Immigration law is comprised of a series of complex laws and regulations, primarily on the federal level. It comes into play when family members move to the United States, when individuals marry and wish to reside in the United States, and when immigrants would like to obtain employment. There are many different facets of immigration law, but they generally fall under three major categories:
- family-based immigration,
- employment-based immigration, and
- humanitarian immigration.
Family-based immigration allows U.S. citizens and lawful permanent residents to petition the government to allow specific family members to migrate to the United States where they are located. There is no specific number of spouses, minor children or parents that citizens can peition for. But there is a total of 480,000 family-based visas issued each year for other family members, including adult children and siblings of U.S. citizens and spouses and unmarried children of lawful permanent residents.
In order to qualify for a visa, the United States citizen or lawful permanent resident must:
- petition for the relative,
- prove the nature of the relationship between them, and
- agree to support the relative upon his or her arrival.
Once a family member is brought into the country, he or she may petition for lawful permanent resident status. This can also be done through consular processing.
The process involves a background check, fingerprinting, and having the U.S. citizen or lawful permanent resident complete an application. If the individual receives lawful permanent resident status, he or she can later petition to become a citizen. This usually requires the relative to have lived in the country for at least three years, pass a background check and pass a civics test.
The world is becoming increasingly global, and employers are able to recognize the importance of diversity and skill sets offered by individuals of different cultures. U.S. immigration law allows for both permanent and temporary placements for workers. There are different visas available depending on the type of work that the individual performs and other factors. For example, there is a visa specific for athletes and skilled performers and a different one for religious workers. Immigrants who receive a work visa are often sponsored by a specific employer.
Under current immigration law, there are 140,000 visas per year for permanent employment-based immigration. Additionally, U.S. immigration law imposes specific ceilings on the number of immigrants that can be admitted based on their nationality. Given the complexity of immigration law, many companies retain the services of an immigration attorney to assist with employment-based immigration.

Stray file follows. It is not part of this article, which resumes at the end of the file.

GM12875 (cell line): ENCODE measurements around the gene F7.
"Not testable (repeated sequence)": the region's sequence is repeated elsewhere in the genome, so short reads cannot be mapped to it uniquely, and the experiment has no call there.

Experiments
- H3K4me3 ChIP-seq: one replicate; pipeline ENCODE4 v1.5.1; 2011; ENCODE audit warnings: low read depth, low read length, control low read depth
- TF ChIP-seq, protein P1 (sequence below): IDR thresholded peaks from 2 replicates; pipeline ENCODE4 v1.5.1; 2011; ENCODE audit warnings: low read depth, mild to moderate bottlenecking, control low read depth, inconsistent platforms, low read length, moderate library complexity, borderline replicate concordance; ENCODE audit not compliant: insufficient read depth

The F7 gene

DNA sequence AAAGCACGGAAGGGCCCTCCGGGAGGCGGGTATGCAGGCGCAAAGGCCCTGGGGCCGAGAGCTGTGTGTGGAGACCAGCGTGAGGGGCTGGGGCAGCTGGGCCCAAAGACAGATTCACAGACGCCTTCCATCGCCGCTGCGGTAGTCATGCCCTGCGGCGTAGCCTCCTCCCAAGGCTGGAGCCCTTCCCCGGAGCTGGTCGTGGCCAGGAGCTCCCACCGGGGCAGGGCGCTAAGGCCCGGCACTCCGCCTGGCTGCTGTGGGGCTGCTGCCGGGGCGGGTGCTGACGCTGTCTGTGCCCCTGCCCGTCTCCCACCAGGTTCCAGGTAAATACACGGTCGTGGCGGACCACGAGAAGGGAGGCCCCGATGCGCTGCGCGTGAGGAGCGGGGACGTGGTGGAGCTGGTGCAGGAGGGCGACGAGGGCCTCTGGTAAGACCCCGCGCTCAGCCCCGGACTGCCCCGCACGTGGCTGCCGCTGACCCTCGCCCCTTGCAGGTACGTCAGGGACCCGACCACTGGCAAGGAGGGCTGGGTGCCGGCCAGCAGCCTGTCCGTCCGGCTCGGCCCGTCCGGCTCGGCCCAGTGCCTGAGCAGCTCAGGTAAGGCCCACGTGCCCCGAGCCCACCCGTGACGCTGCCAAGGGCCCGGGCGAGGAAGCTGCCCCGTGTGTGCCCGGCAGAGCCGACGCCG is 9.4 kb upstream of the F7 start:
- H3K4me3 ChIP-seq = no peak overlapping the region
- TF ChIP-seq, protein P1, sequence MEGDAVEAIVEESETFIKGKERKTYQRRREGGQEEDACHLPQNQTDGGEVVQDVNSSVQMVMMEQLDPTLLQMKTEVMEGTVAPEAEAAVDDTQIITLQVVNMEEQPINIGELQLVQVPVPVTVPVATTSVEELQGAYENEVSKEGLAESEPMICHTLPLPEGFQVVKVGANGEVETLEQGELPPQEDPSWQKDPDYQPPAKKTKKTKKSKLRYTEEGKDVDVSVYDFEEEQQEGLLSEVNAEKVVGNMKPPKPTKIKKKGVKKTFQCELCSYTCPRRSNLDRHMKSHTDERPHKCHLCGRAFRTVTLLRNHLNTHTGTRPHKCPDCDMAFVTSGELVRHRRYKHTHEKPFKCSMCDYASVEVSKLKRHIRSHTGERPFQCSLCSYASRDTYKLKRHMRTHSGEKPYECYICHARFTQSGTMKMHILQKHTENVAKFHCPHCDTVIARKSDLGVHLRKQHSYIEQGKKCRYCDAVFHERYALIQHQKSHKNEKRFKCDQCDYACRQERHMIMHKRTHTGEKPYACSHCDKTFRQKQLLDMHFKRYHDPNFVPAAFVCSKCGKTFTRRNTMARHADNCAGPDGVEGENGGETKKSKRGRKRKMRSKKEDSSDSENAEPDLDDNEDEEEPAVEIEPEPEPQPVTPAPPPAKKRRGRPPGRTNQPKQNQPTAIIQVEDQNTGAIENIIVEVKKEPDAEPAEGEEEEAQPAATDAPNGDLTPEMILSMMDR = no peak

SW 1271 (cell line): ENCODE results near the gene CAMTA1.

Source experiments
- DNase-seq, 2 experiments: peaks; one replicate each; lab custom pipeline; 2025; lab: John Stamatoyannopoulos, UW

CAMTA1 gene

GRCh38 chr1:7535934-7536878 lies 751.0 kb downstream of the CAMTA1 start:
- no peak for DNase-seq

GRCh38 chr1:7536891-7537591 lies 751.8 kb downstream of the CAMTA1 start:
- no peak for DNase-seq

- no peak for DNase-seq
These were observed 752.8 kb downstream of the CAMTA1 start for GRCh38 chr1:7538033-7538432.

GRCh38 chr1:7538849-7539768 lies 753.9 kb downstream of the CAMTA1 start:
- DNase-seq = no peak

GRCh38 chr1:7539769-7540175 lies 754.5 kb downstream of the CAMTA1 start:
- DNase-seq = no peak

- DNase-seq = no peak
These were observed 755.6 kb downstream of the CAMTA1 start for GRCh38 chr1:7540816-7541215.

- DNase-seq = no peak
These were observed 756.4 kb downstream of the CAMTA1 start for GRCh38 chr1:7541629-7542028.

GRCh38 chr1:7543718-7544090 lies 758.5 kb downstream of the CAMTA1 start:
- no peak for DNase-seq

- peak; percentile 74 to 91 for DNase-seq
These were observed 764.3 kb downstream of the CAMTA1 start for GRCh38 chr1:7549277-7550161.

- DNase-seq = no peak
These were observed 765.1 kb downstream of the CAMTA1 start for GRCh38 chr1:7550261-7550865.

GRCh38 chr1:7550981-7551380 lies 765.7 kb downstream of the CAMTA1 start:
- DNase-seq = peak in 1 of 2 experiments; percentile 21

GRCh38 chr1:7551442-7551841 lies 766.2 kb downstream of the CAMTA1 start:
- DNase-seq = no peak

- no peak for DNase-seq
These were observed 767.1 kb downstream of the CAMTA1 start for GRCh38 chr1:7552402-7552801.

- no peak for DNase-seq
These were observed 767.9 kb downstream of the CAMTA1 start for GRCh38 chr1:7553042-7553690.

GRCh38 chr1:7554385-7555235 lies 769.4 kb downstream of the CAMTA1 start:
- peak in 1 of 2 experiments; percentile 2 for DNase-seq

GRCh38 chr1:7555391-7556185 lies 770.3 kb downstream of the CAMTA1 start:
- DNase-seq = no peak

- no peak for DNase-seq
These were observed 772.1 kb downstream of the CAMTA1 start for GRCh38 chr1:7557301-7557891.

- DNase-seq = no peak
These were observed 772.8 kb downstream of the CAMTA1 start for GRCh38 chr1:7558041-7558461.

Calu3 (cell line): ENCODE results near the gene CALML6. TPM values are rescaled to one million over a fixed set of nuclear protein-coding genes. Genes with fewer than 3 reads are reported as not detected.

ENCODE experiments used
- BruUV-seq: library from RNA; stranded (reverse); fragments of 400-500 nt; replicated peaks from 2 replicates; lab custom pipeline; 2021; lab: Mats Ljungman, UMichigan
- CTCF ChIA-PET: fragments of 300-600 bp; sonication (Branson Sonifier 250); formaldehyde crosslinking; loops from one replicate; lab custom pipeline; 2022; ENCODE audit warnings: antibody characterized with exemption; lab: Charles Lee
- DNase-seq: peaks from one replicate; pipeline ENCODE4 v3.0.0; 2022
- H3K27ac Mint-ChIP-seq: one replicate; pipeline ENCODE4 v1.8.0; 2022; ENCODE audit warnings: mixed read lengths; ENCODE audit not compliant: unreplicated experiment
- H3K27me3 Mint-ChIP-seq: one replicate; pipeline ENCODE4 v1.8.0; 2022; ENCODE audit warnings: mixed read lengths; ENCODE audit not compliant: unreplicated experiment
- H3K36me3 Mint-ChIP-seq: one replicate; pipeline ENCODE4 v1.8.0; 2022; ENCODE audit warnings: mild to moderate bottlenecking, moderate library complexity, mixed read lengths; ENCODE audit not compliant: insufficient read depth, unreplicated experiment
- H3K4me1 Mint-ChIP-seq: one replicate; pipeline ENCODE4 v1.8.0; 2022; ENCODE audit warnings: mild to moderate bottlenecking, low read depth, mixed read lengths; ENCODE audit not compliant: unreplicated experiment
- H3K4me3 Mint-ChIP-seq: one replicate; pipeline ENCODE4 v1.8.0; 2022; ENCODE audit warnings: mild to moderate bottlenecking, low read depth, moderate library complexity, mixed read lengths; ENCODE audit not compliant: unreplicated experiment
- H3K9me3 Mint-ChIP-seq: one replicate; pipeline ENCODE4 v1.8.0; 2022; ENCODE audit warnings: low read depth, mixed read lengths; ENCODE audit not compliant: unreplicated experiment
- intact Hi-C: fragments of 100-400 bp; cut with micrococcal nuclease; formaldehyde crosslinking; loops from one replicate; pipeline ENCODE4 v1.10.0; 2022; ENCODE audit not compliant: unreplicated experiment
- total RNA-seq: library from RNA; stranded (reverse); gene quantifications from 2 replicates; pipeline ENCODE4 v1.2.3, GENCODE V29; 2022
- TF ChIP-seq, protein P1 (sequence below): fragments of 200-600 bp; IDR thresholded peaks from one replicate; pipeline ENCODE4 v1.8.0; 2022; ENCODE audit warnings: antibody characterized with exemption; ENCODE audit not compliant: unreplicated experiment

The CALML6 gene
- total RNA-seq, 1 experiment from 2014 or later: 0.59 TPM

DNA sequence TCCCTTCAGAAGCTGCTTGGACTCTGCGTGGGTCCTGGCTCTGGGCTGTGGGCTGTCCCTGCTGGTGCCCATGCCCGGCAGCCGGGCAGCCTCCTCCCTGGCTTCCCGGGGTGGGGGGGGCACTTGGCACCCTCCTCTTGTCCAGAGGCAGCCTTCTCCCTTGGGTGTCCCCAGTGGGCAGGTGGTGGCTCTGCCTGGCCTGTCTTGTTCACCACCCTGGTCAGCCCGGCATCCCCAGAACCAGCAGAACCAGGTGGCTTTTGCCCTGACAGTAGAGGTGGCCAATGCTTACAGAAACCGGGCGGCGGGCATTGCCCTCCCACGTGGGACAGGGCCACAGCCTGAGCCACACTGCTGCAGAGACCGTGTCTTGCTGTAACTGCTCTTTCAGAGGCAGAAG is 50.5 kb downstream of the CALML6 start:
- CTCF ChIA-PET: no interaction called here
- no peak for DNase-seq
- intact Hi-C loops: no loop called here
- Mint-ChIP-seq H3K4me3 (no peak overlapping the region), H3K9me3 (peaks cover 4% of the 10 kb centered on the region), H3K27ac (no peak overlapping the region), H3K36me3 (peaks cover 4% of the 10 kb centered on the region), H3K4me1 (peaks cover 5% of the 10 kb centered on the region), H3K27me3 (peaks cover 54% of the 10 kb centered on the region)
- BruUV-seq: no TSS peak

U.S. immigration law provides for a number of immigration statuses and protections for individuals who are immigrating for humanitarian reasons. For example, refugees are permitted at times in the United States if their homeland is too unstable to return to based on a reasonable fear of persecution due to specific enumerated factors. This type of immigration petition is usually filed in another country.
Asylum is similar to refugee status, but asylum is sought from individuals who are already in the United States. Immigration law requires such individuals to petition for asylum within 12 months of arriving in the United States; otherwise, their petition can be automatically dismissed. A lawyer may assist with drafting a petition for asylum or refugee status.
The Violence Against Women Act and U Visa are two tools available to victims of domestic violence and other crimes. In order to receive such protection, an individual must usually have been a victim of a crime and cooperated with law enforcement. There are additional forms of humanitarian immigration that are provided under U.S. immigration law. An immigration lawyer can explain whether any of these protections are available in a specific case.
Additional Immigration Articles
- U.S. Citizenship Basics
- The Immigration Process
- U.S. Visa Overview
- Permanent Residence (Green Cards)
- How do I become a U.S. citizen?
- Overstaying Your Visa
- Fiancé Visas
- The Widow's Penalty
- What to do if Detained by Immigration (Infographic)
- How Can I Obtain An Immigrant Visa So That I May Live Here Permanently?
- Do I Need a Visa to Travel Abroad?
- How to Get Immigration Assistance for Little or No Cost
- Do I need a licensed attorney to help me fill out my immigration forms?
- Can an immigration lawyer speed up my case?
- What Happens When You Divorce a U.S. Citizen Prior to Becoming a U.S. Citizen?
- Can I work in the U.S. if I am not a U.S. citizen?
- How can I help my fiancé become a U.S. resident?
- How can I help my relative become a U.S. resident?
- How can I help my employee become a U.S. resident?
- I was issued a temporary visa to enter the United States legally, can I stay in the United States as a permanent resident?
- Do I Really Need To Divulge All Details About My Criminal History, Even If A Charge Has Been Expunged? What Are The Consequences If I Do Not?
- What Requirements Must A Foreign National Who Wants To Visit The U.S. Satisfy?